As we worked in a client's garden this week, a neighbor popped over to ask: These violets in the lawn. Is there some kind of medicine we can use to get rid of them? No matter what we do they keep coming back!
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You can dig them out or kill violets with a weed killer. If you choose to use herbicide, do it early in the growing season. Use a broad leaf weed killer that lists violets on its label (at this writing, that's products containing trichlopyr, or the combination of herbicides called Trimec) or a non-selective herbicide that does not preclude follow-up planting or seeding (active ingredient glyphosate as in Roundup products). Understand that the broad leaf weed killer will probably be only partially successful and glyphosate will kill both weeds and grass.
However, killing the plants currently bugging you is not even half the battle. Those violets got in because the lawn was weak so there were open spaces where seeds could sprout, yet you've done nothing to improve the lawn's density and thereby break the weed cycle.
Above: Common blue violet (Viola sororia, a.k.a. V. papilionacea) is native all over eastern North America, adapting well to most open areas in sun or shade. Look- alike marsh blue violet (Viola cucullata) is a lover of damp places that's also native to eastern North America. These aren't the only two violet species but these two alone are capable and ready to occupy any mowed place where lawn grass has open spaces because of shade, compaction or dampness.
Where turf is thick and tall, most weeds have a tough time getting started or spreading. So whenever you address a weedy lawn, determine the environmental condition that's limiting the turf's growth and correct it. Aerate to loosen compaction, prune overhanging limbs to increase sunlight or switch to more shade tolerant grass seed, mow higher so grass blades can cast the shade that inhibits weed seed germination, then water and fertilize more regularly.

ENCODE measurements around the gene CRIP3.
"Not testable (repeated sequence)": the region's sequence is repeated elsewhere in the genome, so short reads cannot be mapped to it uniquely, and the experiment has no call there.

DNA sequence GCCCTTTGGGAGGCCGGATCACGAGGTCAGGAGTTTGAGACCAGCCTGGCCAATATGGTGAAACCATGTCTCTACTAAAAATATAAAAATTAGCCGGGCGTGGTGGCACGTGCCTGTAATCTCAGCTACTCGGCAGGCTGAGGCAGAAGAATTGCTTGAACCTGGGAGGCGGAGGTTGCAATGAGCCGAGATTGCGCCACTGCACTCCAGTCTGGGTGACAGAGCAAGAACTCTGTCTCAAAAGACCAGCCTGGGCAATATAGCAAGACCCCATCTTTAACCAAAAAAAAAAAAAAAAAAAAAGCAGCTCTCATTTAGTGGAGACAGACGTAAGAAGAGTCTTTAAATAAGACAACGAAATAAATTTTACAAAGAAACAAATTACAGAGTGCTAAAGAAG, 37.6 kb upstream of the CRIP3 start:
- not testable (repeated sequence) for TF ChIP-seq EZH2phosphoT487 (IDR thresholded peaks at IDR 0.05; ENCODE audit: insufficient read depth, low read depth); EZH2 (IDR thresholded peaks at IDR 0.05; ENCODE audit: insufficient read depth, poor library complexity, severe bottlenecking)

In fall, violets may be most susceptible to broad leaf weed killer (chemicals that don't kill lawn), although you probably won't see the results until spring. In spring, you may have more success with a non-selective herbicide (glyphosate).
Below, left: Most violets form a starch-rich crown, like a mini-iris. Pull off only the top or leave even a piece of the crown, and the plant's only diminished, not gone. Better to insert a fork, loosen the area and then pull. Then the soil has been aerated as well as weeded.
Above, right: Weeds had no trouble sprouting in the small gaps between grass plants in this weak lawn. Now there is a big bare spot created by killing or digging a violet, and the soil there is loaded with violet seeds. Unless you make this whole area more agreeable to bluegrass or fescue, and then cover it with grass seed, your weed killing will only net you a new crop of violets.
Below: Violets are particularly sneaky weeds. In spring you probably recognize that they have just bloomed, have seed pods, and know not to leave the plants lying around to drop those seeds. In fall, these cunning plants develop "closed flowers" -- blooms that never open but do produce seeds. See the pods at ground level, and the developing seed within? Don't leave those laying about, either!
I hate it when they kill the violets.
- Virginia Smith -
Gardening Law #10: A weed is simply a plant growing where you don't want it. Corollary 10A: Even the finest garden plant is a weed if it puts itself where it's not wanted!
Corollary 10B: If you want it, it's not a weed!
Right: Well into her 8th decade of gardening, our mentor Virginia Smith endorsed this, saying:
"Lower your standards. Don't be such a perfectionist. There are places where what we cultivate are weeds, and vice versa. Dandelions are very pretty. I'm not going to worry about that creeping buttercup. I realized I've been fighting that weed for something like 50 years and recently I realized it's very pretty.
I hate it when they kill the violets in my lawn with the stuff they put on. I love them... the flower, the leaf. They're very pretty."